Your New Year's Resolution this year was a doozie. After feeling inspired by reading seemingly everybody else's incredible transformation story, you decided it was your time. You spent days scouting out the perfect workout program, made a list of everything you couldn't eat (and what a list it was!), told everyone your plans, and then wiled away night after night tweaking the details on your fitness app.
Fast forward two months, and that after-picture isn't so vivid in your mind anymore. The image in the mirror says you barely changed at all. You started off strong, but then began falling into your old habits, going to the gym less than you'd planned, and just got burned out. Now you're starting to suspect—yet again—that perhaps a transformation isn't in the cards for you.
Why do we fall short in our most cherished goals? There's no simple answer, since we're all different in terms of our driving forces and individual psychology. But there are common themes, such as setting goals that are far too big or drastic for the timeframe, or developing an all-or-nothing mentality.
I offer an alternative viewpoint that can drastically impact your results over what remains of this transformative year—and there's plenty left, by the way. My three-point plan won't give you a magic formula for what rep scheme to use or what macros to ingest to melt away your former self, but if used correctly, it will drastically impact the results you achieve and leave you ready to set some new goals next January.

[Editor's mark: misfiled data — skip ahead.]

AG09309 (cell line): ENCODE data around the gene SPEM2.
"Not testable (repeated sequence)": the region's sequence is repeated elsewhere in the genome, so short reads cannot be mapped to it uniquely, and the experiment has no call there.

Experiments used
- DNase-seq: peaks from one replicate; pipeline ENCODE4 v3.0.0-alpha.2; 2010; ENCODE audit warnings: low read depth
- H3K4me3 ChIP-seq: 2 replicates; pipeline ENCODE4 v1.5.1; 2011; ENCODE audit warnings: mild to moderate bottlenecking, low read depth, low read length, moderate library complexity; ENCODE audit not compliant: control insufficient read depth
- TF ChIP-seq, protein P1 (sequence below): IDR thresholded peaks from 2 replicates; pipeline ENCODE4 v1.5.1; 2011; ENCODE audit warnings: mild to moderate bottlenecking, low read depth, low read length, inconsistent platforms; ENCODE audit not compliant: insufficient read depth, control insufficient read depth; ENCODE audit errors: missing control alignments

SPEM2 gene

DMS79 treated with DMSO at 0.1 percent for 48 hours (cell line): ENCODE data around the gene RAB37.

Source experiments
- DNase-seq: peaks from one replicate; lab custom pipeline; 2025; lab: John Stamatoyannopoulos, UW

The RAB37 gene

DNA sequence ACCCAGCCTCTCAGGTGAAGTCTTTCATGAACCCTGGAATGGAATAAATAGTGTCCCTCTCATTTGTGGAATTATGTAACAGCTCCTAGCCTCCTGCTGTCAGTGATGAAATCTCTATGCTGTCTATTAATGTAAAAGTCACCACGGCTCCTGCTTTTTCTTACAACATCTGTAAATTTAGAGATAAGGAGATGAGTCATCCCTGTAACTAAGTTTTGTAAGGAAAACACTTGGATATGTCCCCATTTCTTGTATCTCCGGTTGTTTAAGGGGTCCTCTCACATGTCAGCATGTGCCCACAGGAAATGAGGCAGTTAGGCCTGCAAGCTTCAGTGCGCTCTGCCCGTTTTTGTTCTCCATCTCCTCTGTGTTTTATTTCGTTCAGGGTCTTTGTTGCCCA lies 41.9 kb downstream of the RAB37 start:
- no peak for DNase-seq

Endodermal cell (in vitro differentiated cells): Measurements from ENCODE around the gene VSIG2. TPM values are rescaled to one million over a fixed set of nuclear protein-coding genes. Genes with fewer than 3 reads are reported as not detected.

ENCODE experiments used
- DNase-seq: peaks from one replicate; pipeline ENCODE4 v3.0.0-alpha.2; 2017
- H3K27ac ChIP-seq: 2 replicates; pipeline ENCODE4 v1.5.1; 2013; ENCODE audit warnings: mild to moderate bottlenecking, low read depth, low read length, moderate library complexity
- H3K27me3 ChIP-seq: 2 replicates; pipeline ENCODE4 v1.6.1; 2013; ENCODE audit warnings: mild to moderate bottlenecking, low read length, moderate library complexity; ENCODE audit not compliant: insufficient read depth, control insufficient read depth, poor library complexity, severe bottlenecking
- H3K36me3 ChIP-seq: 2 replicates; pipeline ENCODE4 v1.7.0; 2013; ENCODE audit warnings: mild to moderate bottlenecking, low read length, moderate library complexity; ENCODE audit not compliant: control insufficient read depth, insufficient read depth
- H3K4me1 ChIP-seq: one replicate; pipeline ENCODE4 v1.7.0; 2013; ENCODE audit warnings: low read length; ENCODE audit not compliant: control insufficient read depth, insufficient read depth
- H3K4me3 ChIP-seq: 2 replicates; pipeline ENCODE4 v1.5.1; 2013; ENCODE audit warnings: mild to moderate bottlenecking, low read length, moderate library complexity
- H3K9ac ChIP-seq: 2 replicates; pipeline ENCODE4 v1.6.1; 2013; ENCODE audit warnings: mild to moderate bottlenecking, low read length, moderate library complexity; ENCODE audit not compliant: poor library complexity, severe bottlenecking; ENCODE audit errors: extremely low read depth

When setting goals, most people shoot for the stars. This is great, and I encourage my clients to aim high. If you are inspired to transform by someone else's successful transformation, that "eyes on the prize" motivation is crucial to keeping you excited through the long, repetitive work of a transformation.
However, I also advise people to be realistic about what they want. If you have 50 pounds to lose to hit your goal weight, don't expect to drop all of it in just 3-4 months. This doesn't mean that such a drastic weight loss is impossible—on the contrary, it's very possible—but obsessing over a big, round number may not be the best way to achieve it.
If you still see your old weight staring up at you from the scale, it's time to break down your lofty goal into more realistic chunks. Do you think you could manage a 1-2 pound per week loss for the next few months? I bet you could. Once you achieve this goal a few times, you'll find a rhythm in your program and the weight will add up more quickly than you think.
Once you lose the first 10-15 pounds, weight loss often slows down. It's a natural process, because once you weigh less, you burn less energy. So realistically, you should expect a slower rate of loss the closer you get to your goal. A pound per week loss is a realistic goal to build around here, and anything more than that is gravy (not literally). Understanding how this process works gives you an idea of what to expect, and how to stay clearheaded as you navigate toward the end goal.
"Yeah, but I want it now!" you say. I get it. But understand that your long-term health and well-being are well worth the time involved. If, by some trick of self-denial and pharmaceutical tinkering, you are able to magically wake up skinny one day, you're far more likely to wake up fat soon after. You don't want that. So prepare yourself for a journey.